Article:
My lawyer buddies tell me this doesn’t actually mean they’ve filed ten previous chapters of bankruptcy, so apparently bankruptcy doesn’t proceed the way books do. Figures.
Borders said it will close about 200 of its most under-performing stores in the next several weeks. The list of stores that will close is here.
Today Borders is the country’s second-largest book retailer, just behind Barnes & Noble, with over 5,800 full-time and nearly14,000 part-time employees.
This follows the news that Barnes & Noble put itself up for sale last August, following a 45% slump in share price and a nearly 5% decline in year-over-year sales from store operations. It’s a tough time to be a brick-and-mortar book retailer.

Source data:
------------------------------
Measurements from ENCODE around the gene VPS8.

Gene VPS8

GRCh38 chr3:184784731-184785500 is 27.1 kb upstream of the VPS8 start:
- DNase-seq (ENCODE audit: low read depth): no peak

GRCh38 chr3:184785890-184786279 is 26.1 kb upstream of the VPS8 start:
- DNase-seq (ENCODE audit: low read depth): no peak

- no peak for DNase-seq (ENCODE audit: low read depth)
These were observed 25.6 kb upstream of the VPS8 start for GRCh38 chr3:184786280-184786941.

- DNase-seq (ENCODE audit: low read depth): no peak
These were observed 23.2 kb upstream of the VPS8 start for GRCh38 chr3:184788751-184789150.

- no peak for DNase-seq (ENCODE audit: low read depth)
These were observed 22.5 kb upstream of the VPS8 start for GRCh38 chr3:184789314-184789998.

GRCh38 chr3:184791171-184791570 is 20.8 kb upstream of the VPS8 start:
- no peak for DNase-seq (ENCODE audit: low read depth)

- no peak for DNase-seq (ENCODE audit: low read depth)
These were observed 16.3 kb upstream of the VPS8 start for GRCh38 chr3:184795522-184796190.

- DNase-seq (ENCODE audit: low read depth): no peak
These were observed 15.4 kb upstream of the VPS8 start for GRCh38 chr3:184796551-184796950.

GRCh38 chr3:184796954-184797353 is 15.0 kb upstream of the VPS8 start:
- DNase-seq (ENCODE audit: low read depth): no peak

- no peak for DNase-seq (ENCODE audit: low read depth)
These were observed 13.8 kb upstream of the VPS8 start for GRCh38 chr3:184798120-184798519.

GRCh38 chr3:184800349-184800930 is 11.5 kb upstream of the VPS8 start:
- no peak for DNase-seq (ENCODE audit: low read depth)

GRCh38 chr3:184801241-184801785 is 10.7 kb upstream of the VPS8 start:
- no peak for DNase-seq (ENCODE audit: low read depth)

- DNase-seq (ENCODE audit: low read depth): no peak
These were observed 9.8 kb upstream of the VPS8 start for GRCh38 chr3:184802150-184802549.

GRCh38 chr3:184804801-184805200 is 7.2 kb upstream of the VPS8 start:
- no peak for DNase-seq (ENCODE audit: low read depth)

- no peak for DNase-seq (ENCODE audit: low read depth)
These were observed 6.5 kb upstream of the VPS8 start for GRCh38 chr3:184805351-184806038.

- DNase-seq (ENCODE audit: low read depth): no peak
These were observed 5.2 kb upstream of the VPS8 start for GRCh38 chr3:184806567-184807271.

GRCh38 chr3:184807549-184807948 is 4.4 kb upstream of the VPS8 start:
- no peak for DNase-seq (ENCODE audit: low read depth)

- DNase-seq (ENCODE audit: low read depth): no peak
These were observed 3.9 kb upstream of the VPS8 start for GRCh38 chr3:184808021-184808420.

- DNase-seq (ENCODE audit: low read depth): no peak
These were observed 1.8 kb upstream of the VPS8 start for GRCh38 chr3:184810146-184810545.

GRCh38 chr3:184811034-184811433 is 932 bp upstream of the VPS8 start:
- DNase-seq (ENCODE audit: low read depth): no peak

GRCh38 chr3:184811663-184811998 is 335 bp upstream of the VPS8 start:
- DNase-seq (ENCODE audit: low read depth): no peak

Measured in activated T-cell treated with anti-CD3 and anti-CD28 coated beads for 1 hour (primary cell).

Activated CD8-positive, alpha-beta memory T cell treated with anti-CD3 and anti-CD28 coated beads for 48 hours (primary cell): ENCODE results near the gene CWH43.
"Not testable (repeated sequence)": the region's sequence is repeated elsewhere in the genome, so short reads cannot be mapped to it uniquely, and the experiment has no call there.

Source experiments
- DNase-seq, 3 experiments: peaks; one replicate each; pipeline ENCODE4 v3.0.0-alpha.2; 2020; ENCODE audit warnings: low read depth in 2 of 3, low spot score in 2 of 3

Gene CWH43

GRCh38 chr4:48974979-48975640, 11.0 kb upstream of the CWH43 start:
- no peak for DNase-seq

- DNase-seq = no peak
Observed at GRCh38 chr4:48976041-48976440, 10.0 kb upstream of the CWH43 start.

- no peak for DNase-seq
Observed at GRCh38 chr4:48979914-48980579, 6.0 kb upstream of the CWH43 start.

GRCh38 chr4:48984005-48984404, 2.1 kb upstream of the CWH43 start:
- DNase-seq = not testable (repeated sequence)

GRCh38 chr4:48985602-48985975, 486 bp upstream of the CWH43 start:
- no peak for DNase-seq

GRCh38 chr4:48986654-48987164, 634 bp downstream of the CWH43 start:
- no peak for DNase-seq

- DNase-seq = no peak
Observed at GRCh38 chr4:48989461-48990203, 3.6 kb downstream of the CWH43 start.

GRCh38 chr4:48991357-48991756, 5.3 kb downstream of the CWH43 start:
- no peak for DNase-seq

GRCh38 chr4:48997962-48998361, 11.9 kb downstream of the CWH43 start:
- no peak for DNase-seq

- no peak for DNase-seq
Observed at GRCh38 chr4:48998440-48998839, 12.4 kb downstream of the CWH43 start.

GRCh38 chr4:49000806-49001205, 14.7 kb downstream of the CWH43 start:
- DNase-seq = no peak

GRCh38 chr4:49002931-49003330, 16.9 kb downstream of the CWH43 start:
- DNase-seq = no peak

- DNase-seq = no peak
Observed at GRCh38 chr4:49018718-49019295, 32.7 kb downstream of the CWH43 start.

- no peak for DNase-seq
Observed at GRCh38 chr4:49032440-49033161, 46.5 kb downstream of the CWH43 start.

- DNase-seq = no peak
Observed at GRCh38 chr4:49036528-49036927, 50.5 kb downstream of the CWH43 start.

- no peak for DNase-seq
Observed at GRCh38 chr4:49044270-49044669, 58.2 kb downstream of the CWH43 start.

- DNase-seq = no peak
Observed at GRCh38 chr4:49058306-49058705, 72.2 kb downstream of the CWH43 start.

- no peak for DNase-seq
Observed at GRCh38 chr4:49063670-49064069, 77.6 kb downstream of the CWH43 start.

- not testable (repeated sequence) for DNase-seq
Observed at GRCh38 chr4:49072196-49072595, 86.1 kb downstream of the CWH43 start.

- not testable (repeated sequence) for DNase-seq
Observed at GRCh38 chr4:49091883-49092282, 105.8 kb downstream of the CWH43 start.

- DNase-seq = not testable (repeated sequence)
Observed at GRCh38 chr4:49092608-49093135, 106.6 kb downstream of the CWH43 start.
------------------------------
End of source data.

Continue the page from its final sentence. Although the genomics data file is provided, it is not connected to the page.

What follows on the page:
Borders released a statement today saying:
It has become increasingly clear that in light of the environment of curtailed customer spending, our ongoing discussions with publishers and other vendor related parties, and the company’s lack of liquidity, Borders Group does not have the capital resources it needs to be a viable competitor.
Alice reminds me it’s probably time to get off my butt and redeem about a hundred bucks in assorted Borders gift cards we’ve accumulated over the years, before they’re rendered useless. The cards are scattered around the house, currently pulling duty as attractive bookmarks. She’s probably right, although I’ll doubtless lose my place in several books as a result. I need to think about it.